James Reynolds had his Wife seduce and sleep with Alexander Hamilton so he could Blackmail Him

George Washington was president when the nation’s capital was in New York City.  Which was a long way from Mount Vernon.  Washington’s Virginian home.  Other Virginians were the first Secretary of State.  Thomas Jefferson.  The first Attorney General.  Edmund Randolph.  And the first Speaker of the House.  James Madison.  While the first Vice President, John Adams, and the first Secretary of War, Henry Knox, came from Massachusetts.  The first Treasury Secretary, Alexander Hamilton, on the other hand, was a New Yorker.  Living in New York City.  Close to the capital.

Ironically, the man closest to his wife was the one to have an extramarital affair.  Alexander Hamilton.  Who was targeted by a couple of con people.  Mr. and Mrs. Reynolds.  That’s right, Mr. Reynolds used his wife, Maria, to seduce Alexander Hamilton.  Including actually having sexual relations with him.  Just so he, James Reynolds, could blackmail Hamilton for money.  Threatening to tell Hamilton’s wife.  And ruining his good reputation as a gentleman if he didn’t pay. He paid.  For awhile.  And with his own money.  Reynolds was later arrested for counterfeiting.  And told the opposition party of Hamilton’s affair.  Thomas Jefferson.  And his fellow Republicans (the forerunner to the Democrat party, not the Republican Party of today whose first president was Abraham Lincoln).

Thomas Jefferson loved his wife and hated being apart from her.  The last place he wanted to be in 1775/1776 was at the Continental Congress in Philadelphia.  A lonely year spent a very long way from his wife.  Who was sickly.  And died in 1782.  Jefferson was at her bedside when she passed.  And he was devastated.  He had promised her he would never remarry.  And he never did.  He later accepted the post as United States Minister to France.  A much greater distance from Virginia.  Which is probably the first time he wanted to be far away from his beloved Monticello.  To escape the desolation of life without his wife.

The Founding Fathers served Reluctantly and didn’t leave Office Richer than when they entered Office

Hamilton and Jefferson hated each other.  They vehemently disagreed with each other’s vision for the United States.  When Jefferson got wind of the Hamilton affair he pounced on it.  Well, not so much him.  But the Republican Party which he was the de facto head of.  And a guy by the name of James Callender.  A pamphleteer and journalist.  And all around scandalmonger.  He made the Hamilton affair public for the Jefferson Republicans.  Who, being men of the Enlightenment, would not sink to such a low level.  But Callender would.  And did.  Who Jefferson helped with some financial support.  But Callender ended up in jail for sedition.  And when he got out he wanted Jefferson to make him post master general of Virginia in return for services rendered.  Jefferson refused.  Then Callender turned on Jefferson.  Revealing that it was him that was bankrolling his journalistic scandal mongering.  And that he fathered children with his slave Sally Hemings.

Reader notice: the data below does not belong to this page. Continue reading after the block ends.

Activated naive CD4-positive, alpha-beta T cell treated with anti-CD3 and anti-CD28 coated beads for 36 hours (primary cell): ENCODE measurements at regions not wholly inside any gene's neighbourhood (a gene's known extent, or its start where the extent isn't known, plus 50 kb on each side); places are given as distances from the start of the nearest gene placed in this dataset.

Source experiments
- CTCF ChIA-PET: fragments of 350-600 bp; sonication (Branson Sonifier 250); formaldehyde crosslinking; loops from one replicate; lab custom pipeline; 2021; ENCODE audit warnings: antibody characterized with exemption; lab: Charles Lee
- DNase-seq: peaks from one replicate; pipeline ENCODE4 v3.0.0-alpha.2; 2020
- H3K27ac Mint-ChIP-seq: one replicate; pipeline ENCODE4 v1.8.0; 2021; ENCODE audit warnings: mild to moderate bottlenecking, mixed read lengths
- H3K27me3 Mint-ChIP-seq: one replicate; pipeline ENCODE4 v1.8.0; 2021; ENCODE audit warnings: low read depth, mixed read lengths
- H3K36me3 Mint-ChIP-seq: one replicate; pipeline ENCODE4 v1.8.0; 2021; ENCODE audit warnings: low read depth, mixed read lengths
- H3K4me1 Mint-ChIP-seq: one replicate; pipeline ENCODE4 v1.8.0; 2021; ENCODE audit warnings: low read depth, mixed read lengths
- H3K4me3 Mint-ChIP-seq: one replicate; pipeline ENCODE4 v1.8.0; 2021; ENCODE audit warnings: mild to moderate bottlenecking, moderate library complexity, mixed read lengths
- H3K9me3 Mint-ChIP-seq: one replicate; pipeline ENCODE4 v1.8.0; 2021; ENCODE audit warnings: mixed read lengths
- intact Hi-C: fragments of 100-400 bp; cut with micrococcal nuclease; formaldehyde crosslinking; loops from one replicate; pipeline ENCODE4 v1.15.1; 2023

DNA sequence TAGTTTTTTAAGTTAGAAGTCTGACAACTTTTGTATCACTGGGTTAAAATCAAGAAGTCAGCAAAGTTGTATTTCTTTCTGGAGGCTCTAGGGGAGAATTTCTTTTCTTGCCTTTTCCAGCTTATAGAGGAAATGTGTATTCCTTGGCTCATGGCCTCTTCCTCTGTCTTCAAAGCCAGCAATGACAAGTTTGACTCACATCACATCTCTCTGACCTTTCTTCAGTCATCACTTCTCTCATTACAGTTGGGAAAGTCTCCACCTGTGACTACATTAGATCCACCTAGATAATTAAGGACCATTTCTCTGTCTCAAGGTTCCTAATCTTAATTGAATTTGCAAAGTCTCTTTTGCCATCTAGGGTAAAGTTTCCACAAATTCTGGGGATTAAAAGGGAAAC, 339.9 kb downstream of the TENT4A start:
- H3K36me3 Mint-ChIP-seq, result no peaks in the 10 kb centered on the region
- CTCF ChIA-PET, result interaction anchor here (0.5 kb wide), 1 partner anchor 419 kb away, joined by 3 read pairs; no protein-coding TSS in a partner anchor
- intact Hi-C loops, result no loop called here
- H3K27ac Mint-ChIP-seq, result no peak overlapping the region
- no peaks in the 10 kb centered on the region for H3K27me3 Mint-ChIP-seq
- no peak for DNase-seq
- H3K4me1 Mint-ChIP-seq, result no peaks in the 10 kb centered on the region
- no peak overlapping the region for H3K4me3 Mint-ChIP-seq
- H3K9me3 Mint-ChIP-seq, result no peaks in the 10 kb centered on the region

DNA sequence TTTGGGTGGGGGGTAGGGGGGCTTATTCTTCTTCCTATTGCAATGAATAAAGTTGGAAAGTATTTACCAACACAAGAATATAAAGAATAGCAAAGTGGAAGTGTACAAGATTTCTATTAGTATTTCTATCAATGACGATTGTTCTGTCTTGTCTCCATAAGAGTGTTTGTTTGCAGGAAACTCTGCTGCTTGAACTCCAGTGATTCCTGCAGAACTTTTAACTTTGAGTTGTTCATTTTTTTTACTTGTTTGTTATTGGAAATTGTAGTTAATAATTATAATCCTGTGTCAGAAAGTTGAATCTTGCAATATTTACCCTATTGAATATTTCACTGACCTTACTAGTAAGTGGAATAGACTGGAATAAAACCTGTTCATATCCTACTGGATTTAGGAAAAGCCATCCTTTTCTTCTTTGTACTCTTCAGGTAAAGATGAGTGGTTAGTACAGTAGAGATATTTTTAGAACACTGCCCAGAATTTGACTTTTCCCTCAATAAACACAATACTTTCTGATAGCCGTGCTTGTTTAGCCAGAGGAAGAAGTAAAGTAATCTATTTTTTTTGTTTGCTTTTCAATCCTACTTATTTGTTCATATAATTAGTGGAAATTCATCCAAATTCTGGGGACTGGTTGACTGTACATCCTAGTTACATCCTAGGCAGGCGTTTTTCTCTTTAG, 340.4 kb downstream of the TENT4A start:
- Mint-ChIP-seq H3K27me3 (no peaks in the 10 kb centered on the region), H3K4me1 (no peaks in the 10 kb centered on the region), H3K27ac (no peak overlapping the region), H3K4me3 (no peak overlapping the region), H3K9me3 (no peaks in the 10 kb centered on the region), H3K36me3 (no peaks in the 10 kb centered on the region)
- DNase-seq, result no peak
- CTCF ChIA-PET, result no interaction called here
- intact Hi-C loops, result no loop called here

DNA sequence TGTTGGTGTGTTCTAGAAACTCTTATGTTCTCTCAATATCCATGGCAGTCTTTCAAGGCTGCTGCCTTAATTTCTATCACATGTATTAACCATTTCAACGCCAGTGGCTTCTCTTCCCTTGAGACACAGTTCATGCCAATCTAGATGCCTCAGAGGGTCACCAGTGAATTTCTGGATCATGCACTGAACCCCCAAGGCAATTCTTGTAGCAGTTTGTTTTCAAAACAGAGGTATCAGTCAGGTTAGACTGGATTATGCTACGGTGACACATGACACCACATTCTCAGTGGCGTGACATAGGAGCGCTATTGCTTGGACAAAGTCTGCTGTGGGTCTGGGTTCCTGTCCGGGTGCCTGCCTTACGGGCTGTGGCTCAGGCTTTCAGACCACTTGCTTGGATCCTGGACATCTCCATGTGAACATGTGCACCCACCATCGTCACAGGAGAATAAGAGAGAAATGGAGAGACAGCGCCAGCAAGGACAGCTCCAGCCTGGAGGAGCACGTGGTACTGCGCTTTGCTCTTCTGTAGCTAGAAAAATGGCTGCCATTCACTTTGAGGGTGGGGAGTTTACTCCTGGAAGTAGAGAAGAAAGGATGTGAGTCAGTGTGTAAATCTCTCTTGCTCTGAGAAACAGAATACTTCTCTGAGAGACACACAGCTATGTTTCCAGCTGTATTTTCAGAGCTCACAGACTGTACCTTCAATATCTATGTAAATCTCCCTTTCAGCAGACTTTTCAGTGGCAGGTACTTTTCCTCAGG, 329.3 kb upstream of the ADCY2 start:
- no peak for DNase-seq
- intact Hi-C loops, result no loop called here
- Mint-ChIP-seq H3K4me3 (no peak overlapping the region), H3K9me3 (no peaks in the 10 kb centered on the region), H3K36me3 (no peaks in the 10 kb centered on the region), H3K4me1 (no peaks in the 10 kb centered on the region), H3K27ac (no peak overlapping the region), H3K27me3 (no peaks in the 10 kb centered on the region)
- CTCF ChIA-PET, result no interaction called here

George Washington was the commanding general of the Continental Army from 1775 until 1783.  And he spent most of that time with his army in the field.  Away from his beloved Mount Vernon.  Just after he returned to civilian life came the Philadelphia Convention.  And a new nation.  The first president of that new nation?  Much to his displeasure it was him.  George Washington.  Who was the only one people were willing to give the powers of the new federal government to.  And after sacrificing so much he did not want to see it all be for nothing.  So he served one term as president.  Then another.  In New York.  A long way from Virginia.  And pretty much hated every minute of it.  Especially the bickering between his ‘children’.  Alexander Hamilton and Thomas Jefferson.  He was never happier than when he left office in 1797.  Sadly, he lived just shy of three years in retirement.